At Agua Azul there are vendors selling swimming attire, food, clothing, and trinkets, plus a few excellent restaurants. Helicopter rides are available for a sweeping vista of the region where turquoise ribbons of water course through deep green jungle.
You can swim in the pools, but the water is quite cold. It's a great place to spend an afternoon or longer, as there are many hiking trails into the jungle.
The water in Mexico isn’t only by the beach. This is Misol-Ha. Located deep in the jungles of Chiapas, the waters of Misol-Ha cascade 35 meters down into a 13.7 meter deep pool of water. The entire area is surrounded by lush tropical vegetation.
From the parking lot, a path leads through the rainforest, to the falls. The path actually takes you behind the waterfall and you can feel the spray of mist from the water splashing into the pool. The rocks are slippery so be careful as you walk. As you continue walking behind the curtain of water, the stone ledge above has crevices that the water showers down through; we took full advantage to dunk our heads under the natural shower to cool off.
You can swim in the pool though there are no lifeguards around so do take a plunge, do it with caution.
There is a restaurant on the site as well as facilities to change clothes if you are planning to go...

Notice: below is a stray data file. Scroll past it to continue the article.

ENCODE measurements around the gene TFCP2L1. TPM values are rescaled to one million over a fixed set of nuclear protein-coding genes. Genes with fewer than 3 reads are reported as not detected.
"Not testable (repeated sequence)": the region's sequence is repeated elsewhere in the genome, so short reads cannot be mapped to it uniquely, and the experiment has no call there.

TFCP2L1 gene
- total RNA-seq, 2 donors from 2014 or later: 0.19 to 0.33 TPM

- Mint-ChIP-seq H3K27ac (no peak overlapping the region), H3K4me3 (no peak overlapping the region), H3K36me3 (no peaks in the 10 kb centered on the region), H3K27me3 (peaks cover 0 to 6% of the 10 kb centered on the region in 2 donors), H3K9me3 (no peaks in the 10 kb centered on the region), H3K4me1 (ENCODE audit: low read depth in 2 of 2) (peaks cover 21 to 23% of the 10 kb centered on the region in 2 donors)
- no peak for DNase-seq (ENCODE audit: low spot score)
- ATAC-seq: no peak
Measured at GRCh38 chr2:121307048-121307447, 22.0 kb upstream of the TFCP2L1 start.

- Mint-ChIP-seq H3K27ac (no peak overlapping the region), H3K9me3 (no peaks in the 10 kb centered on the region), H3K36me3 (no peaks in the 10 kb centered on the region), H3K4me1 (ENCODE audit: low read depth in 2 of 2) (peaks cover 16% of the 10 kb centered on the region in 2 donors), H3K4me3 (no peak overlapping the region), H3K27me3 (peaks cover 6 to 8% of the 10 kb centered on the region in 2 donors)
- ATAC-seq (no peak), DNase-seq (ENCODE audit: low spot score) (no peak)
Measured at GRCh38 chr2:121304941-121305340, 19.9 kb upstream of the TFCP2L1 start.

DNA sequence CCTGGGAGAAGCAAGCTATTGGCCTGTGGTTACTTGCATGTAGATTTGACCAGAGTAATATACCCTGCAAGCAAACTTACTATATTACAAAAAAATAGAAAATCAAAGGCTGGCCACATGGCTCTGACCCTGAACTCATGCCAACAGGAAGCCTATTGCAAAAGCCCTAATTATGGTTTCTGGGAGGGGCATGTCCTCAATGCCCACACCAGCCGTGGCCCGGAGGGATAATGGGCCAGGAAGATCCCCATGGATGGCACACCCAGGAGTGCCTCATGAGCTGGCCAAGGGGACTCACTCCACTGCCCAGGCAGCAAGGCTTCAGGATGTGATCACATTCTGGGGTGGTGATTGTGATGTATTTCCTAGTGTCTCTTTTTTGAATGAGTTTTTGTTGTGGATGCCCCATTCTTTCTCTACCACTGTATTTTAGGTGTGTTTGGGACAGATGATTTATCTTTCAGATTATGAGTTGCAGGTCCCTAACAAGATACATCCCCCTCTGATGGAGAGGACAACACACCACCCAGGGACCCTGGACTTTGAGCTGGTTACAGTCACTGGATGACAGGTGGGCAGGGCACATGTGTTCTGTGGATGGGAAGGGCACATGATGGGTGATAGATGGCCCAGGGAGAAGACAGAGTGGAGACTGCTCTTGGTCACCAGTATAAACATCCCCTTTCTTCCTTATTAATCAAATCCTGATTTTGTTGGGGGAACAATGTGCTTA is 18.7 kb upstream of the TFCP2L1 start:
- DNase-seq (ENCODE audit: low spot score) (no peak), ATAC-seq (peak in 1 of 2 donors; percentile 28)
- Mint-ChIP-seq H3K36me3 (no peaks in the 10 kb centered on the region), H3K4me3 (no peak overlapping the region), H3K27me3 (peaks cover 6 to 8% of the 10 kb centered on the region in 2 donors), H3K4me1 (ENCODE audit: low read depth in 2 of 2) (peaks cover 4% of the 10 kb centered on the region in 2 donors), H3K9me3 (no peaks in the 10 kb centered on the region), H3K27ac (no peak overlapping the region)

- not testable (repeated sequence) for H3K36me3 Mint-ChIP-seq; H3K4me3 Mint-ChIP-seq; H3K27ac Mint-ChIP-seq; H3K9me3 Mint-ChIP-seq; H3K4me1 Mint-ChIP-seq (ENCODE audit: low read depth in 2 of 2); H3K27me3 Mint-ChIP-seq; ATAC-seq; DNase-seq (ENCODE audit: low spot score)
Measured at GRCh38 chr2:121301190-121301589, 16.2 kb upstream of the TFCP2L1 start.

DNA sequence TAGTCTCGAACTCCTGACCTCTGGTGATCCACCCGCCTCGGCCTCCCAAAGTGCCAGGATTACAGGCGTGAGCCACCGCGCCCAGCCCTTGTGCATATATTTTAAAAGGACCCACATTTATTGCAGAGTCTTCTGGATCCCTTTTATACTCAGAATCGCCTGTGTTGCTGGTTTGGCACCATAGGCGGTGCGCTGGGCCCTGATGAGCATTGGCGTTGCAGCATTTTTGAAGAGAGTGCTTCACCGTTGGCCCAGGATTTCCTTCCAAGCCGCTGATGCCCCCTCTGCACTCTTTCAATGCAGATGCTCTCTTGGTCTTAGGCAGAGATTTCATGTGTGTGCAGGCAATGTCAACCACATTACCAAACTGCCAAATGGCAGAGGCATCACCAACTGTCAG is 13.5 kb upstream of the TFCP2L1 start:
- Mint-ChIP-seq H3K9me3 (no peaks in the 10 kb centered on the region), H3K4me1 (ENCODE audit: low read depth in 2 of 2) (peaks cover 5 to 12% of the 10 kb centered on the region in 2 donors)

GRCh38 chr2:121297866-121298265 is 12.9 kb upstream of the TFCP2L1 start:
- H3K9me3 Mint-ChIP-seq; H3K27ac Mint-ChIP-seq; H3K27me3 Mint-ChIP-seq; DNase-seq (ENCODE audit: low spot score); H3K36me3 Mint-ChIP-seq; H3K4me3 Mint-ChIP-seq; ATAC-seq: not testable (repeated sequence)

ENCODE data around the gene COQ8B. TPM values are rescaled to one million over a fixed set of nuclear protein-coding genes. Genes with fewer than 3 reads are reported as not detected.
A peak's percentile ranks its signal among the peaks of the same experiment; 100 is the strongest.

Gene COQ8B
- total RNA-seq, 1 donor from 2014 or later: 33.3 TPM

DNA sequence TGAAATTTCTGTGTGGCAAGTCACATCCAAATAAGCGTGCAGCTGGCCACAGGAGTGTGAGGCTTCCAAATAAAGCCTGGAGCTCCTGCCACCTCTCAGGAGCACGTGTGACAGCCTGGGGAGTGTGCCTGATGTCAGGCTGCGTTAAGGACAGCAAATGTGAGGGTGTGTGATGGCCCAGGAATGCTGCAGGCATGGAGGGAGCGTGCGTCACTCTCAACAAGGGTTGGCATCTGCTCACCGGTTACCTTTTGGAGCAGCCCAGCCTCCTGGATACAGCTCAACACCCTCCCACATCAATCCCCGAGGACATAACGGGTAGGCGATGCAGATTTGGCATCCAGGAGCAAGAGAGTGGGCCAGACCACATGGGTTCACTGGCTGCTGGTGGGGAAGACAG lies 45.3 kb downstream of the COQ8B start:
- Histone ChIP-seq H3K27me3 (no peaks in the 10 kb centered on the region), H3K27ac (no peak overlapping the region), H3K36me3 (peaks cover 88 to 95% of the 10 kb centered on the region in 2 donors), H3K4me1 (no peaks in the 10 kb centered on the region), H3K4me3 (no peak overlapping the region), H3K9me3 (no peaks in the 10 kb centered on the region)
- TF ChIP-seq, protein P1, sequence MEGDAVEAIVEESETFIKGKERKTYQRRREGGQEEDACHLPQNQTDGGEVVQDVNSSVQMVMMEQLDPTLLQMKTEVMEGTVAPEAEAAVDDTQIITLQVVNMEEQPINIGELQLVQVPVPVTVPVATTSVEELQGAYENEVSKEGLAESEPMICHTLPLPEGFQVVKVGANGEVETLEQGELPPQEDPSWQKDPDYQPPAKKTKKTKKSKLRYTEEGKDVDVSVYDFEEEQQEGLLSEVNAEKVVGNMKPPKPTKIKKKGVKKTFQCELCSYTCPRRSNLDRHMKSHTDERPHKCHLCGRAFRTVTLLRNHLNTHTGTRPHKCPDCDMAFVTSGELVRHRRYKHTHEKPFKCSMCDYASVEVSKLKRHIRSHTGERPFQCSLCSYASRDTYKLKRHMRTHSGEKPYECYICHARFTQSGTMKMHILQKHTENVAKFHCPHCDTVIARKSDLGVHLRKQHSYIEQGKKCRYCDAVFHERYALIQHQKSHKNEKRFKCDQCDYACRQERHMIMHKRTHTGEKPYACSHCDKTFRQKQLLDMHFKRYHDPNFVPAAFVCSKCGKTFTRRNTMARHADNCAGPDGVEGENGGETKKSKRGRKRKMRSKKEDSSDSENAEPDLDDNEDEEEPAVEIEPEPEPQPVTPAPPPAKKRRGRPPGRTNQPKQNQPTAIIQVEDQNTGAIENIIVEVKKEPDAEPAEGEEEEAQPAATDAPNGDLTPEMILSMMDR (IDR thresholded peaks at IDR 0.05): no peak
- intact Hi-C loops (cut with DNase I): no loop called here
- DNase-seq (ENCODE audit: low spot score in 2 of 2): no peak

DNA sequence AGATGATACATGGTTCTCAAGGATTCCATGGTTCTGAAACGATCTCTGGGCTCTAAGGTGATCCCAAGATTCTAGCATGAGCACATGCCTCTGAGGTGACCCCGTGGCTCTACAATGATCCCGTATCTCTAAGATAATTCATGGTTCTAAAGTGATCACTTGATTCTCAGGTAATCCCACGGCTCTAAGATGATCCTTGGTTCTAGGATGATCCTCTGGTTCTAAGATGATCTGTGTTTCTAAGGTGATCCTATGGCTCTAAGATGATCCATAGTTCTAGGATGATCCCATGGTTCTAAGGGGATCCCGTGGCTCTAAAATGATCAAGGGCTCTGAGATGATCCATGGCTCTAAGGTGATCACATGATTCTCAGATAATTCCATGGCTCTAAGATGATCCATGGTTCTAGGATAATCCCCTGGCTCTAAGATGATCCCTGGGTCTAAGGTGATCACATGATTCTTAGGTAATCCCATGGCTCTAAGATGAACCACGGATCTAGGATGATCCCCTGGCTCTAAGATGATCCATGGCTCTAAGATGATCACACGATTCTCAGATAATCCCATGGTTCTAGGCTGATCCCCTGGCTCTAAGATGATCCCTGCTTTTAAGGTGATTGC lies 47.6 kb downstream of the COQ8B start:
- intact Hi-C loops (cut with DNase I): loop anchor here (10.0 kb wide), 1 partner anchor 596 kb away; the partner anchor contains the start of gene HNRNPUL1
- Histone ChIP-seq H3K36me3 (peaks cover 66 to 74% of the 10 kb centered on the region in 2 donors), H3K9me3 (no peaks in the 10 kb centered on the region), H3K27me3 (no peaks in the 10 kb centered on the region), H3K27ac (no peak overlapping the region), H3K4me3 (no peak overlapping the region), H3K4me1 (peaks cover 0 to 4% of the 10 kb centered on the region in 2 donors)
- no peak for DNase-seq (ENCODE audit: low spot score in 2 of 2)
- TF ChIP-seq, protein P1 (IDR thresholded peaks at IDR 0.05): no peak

Three days in iceland. Doesn't sound like much time? I'm here to convince you otherwise. We experienced glacier hiking, ice climbing, waterfalls, volcanos, Icelandic horses, snow-capped mountains, lava fields, Vikings, Viking beer, relaxing in the Blue Lagoon, geysers, a park where continental rifts are pulling away from each other and home to the oldest continuously-operating parliament (since 930AD), runterting til 6am, Icelandic hot dogs and all of this accomplished under endless summer days.
For those with a growing love of adventure!! Get out of the city and spend 2 days in Banos - ride horses up the side of a volcano, hike in a cloud up hidden mountain trails, and let the clear air rush through your senses. I never quite understood the thrill of adventure travel until I found myself hanging halfway down a 200 foot waterfall.